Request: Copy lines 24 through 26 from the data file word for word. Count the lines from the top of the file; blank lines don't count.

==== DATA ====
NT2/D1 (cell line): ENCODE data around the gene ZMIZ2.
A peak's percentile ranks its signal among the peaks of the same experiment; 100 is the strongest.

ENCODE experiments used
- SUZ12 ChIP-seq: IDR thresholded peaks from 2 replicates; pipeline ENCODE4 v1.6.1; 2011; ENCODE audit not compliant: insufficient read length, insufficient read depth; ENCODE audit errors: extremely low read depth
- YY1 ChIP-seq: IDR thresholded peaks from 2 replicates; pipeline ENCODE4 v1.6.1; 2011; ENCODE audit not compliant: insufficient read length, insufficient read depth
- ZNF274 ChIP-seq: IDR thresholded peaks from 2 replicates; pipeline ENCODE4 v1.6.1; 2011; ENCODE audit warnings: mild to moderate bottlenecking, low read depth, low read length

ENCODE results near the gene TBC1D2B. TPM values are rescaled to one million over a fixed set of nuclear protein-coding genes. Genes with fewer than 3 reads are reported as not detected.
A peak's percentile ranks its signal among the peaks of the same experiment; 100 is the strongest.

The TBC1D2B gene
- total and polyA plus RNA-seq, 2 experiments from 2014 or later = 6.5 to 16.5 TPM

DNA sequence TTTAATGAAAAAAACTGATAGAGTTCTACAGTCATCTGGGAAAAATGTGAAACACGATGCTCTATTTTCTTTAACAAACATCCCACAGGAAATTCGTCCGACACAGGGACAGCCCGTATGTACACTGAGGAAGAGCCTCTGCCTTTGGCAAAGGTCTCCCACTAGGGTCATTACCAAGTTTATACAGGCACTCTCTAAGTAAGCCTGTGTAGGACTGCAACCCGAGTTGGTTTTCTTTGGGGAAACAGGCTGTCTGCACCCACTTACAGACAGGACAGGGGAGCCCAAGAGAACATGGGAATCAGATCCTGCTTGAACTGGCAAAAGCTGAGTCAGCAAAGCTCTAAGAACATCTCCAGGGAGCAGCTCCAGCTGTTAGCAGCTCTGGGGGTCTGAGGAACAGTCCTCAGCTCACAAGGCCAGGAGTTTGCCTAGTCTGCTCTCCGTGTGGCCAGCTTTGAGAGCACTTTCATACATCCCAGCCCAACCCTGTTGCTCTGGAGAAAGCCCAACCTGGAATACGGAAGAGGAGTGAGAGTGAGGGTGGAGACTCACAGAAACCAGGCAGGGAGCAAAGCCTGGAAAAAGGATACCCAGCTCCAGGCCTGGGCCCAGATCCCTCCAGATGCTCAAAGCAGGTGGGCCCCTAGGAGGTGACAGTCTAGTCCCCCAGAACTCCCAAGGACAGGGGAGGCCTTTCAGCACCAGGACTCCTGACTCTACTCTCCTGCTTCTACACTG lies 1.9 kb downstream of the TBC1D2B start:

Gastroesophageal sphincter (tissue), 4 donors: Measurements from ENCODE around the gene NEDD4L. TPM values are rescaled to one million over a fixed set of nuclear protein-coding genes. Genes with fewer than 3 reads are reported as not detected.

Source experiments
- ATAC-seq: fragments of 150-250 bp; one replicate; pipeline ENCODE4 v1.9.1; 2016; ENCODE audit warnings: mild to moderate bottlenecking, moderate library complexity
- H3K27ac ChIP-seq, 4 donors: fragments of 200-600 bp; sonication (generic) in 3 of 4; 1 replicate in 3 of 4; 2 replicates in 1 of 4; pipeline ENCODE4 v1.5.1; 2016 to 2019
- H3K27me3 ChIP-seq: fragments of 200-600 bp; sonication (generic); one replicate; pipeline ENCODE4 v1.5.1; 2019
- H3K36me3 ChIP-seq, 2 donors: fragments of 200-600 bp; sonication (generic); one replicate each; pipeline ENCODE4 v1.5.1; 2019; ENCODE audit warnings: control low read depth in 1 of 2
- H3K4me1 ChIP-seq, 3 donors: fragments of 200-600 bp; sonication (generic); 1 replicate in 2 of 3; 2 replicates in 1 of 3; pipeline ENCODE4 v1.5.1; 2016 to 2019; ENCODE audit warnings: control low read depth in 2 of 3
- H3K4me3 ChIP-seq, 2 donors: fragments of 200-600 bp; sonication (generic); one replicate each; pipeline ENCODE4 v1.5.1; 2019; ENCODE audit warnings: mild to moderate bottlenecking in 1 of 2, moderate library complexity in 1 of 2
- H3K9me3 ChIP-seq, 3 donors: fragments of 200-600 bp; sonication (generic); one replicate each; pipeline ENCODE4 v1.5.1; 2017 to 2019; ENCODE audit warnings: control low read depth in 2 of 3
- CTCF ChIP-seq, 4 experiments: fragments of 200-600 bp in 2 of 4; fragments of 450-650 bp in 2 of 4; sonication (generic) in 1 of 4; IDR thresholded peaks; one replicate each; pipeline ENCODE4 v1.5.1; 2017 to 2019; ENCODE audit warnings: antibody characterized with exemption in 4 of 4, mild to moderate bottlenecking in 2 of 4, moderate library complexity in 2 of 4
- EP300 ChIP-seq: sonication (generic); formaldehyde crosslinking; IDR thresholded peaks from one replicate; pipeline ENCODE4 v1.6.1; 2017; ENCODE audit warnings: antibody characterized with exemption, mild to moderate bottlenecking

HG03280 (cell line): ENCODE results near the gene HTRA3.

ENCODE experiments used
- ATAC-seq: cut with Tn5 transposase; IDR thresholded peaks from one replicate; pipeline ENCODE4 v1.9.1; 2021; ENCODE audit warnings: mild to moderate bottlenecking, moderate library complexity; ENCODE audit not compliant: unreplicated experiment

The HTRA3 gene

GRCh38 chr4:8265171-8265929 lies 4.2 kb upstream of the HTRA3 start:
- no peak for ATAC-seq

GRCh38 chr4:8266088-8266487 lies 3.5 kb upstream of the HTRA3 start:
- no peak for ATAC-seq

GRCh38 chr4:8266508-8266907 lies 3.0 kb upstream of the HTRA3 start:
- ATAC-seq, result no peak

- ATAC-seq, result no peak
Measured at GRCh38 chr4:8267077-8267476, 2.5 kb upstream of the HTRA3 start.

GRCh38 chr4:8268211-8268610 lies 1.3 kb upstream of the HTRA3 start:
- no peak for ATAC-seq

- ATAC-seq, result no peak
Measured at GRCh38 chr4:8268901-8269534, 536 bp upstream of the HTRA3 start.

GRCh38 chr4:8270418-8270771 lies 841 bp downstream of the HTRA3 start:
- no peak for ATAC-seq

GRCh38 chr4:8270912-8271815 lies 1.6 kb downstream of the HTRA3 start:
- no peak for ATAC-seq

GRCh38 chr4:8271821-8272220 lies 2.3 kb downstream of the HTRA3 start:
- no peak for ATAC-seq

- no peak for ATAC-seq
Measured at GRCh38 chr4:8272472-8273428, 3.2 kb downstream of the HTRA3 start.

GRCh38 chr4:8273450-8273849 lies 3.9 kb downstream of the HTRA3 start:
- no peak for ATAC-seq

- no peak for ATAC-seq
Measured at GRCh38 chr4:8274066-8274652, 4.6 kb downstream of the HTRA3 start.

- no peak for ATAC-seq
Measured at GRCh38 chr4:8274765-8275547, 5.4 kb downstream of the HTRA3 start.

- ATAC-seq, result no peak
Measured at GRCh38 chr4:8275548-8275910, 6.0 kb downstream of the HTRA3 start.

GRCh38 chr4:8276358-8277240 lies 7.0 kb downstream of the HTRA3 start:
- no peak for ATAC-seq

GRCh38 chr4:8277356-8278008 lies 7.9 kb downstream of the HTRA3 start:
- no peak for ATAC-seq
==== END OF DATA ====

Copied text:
ENCODE experiments used
- ATAC-seq: cut with Tn5 transposase; IDR thresholded peaks from one replicate; pipeline ENCODE4 v1.9.1; 2021; ENCODE audit warnings: mild to moderate bottlenecking, moderate library complexity; ENCODE audit not compliant: unreplicated experiment

The HTRA3 gene